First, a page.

Christian Beliefs

Mrs. Goyer's faith was a point of contention in her marriage. Abby's dad didn't like his wife throwing her money away on tithing. Her faith and ethical behavior frequently clashed with his scientific mind-set. Abby is a Christian. Her mother always told her it was up to the two of them to show her father how to love God. Abby was in a church youth group before moving to Alaska. Her dad, whom she says has "God issues," allows her to go on a youth group trip before announcing their move.

In her new home, Abby prays for Christian friends. She thanks God when she meets one named Kylee. Kylee's brother is a youth pastor at a community church. Kylee and Abby debate JD on research ethics, arguing that human testing is wrong and that embryonic stem cell research is human testing. She prays as she debates her father about Martyr's humanity, and she hears a voice telling her to be still. She also tries to explain her faith in God to her father. She points out that people like him and the other scientists may act unethically out of fear, but that God's plans will always win out. She prays for God's guidance as they prepare to talk to the police.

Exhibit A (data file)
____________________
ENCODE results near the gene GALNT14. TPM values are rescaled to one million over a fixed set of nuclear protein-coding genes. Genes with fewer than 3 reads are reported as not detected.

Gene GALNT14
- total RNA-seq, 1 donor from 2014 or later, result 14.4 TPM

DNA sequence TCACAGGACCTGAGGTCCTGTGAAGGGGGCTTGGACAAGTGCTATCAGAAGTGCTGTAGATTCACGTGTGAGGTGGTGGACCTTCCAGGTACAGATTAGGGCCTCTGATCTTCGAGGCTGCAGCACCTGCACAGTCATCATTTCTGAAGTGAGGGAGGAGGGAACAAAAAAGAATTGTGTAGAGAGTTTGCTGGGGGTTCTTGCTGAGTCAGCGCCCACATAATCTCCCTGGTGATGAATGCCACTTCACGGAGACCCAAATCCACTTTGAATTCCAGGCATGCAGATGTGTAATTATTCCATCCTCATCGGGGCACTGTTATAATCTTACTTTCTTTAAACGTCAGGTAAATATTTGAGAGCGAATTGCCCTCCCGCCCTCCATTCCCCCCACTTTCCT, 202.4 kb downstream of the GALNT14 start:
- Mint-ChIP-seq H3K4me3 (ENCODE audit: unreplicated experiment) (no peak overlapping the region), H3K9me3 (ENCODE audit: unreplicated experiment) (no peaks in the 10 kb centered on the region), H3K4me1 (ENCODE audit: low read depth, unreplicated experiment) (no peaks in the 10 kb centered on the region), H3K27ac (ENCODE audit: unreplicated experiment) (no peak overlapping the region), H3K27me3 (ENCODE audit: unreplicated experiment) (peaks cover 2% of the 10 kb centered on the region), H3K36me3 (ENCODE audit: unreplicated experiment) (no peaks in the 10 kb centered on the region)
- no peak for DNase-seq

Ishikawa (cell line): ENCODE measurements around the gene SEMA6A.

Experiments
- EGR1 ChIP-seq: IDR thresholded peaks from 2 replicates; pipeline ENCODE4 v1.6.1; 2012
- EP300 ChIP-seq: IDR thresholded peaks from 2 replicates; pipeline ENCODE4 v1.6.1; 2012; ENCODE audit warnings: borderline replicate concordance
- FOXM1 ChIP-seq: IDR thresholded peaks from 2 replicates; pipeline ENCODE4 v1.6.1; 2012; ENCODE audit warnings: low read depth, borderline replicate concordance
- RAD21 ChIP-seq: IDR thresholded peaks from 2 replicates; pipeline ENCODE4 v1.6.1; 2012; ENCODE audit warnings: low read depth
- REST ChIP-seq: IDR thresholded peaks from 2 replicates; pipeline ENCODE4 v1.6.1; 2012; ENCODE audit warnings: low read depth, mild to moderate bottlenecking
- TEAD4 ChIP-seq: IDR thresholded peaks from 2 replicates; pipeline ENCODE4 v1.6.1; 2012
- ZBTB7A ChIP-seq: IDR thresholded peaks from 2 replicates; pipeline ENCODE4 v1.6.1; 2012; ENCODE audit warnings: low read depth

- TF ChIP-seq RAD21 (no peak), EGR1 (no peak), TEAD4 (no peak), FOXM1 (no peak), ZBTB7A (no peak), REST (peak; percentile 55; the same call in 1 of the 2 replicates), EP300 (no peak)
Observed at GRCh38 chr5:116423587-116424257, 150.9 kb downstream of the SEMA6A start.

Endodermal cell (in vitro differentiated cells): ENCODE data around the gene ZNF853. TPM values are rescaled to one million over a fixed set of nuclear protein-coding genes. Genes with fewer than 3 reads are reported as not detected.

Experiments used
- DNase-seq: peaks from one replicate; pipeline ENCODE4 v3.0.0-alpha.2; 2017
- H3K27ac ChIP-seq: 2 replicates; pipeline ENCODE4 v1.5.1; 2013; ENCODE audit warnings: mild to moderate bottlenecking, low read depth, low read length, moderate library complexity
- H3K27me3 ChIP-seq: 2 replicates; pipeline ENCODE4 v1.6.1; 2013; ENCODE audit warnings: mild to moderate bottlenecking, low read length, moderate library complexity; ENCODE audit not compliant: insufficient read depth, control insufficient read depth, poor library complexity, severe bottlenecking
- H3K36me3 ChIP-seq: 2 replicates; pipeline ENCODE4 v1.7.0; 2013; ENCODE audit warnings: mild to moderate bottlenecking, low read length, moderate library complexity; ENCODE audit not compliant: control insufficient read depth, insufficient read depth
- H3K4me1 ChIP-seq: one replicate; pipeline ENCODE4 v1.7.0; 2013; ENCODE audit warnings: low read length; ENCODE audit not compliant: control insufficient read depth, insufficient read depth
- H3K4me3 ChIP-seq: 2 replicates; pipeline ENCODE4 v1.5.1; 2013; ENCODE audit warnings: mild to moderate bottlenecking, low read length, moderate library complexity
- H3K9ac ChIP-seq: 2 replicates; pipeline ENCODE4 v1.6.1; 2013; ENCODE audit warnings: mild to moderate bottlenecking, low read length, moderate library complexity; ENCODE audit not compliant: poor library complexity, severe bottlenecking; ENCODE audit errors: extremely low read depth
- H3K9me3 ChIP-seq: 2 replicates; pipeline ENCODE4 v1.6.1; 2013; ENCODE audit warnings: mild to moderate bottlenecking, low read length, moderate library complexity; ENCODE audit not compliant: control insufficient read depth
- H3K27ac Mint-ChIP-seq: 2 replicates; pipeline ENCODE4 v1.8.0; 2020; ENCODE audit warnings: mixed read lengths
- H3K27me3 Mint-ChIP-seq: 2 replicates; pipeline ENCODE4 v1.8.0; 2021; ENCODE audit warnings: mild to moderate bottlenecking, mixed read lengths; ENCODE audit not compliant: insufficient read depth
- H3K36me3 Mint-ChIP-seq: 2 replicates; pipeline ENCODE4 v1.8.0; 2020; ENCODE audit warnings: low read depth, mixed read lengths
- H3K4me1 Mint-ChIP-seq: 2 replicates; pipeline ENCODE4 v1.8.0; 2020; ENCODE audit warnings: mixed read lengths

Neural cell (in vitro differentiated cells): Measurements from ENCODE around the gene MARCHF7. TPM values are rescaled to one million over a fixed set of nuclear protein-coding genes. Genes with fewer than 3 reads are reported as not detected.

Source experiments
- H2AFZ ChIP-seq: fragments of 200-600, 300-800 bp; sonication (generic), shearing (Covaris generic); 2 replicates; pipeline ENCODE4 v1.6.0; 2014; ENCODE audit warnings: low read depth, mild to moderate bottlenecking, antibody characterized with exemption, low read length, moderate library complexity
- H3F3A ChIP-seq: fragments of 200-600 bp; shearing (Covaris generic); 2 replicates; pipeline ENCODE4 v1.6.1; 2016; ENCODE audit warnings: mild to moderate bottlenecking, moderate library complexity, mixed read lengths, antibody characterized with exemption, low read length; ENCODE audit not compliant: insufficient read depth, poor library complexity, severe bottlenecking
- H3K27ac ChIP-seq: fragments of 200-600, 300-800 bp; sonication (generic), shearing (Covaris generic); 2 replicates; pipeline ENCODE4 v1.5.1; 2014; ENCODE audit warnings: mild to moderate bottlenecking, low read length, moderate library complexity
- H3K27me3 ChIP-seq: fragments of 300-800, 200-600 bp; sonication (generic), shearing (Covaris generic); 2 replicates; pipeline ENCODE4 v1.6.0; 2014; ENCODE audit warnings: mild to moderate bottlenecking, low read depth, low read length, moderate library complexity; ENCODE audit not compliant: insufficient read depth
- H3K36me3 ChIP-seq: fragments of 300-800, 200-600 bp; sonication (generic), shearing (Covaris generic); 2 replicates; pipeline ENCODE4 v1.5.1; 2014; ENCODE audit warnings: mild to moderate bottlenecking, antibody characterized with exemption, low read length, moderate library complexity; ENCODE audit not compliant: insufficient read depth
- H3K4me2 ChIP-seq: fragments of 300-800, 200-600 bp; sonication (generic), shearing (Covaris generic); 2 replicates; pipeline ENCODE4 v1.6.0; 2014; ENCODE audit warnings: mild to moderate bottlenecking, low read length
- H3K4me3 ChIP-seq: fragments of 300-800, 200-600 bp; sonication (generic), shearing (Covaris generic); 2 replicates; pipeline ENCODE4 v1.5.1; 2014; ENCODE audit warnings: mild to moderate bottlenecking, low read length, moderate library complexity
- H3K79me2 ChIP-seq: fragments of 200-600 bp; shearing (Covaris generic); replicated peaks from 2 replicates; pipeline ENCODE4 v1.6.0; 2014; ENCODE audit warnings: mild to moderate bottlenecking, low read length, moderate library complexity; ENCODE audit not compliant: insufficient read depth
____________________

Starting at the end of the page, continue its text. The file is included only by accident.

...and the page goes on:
Abby prays before eating, which provides an open door to telling Martyr about God. She describes God to him as the Creator of everything. She says only He, not doctors, can give Martyr a purpose. Martyr begins to pray on his own, seeking his purpose in God's plan. Abby explains what it means to be born again. She teaches him to pray a prayer asking Jesus into his life. Martyr prays throughout the evacuation of the lab. He wonders if God will forgive him for destroying Dr. Kane's files and hitting one of the other Jasons in self-defense. In spite of his evil deeds, Dr. Kane receives a life-saving kidney from Martyr. Martyr willingly gives the kidney because that's what Jesus would have done. He quotes the book of Luke concerning loving one's enemies. In the end, Dr. Goyer sheepishly admits to Abby that he's been praying.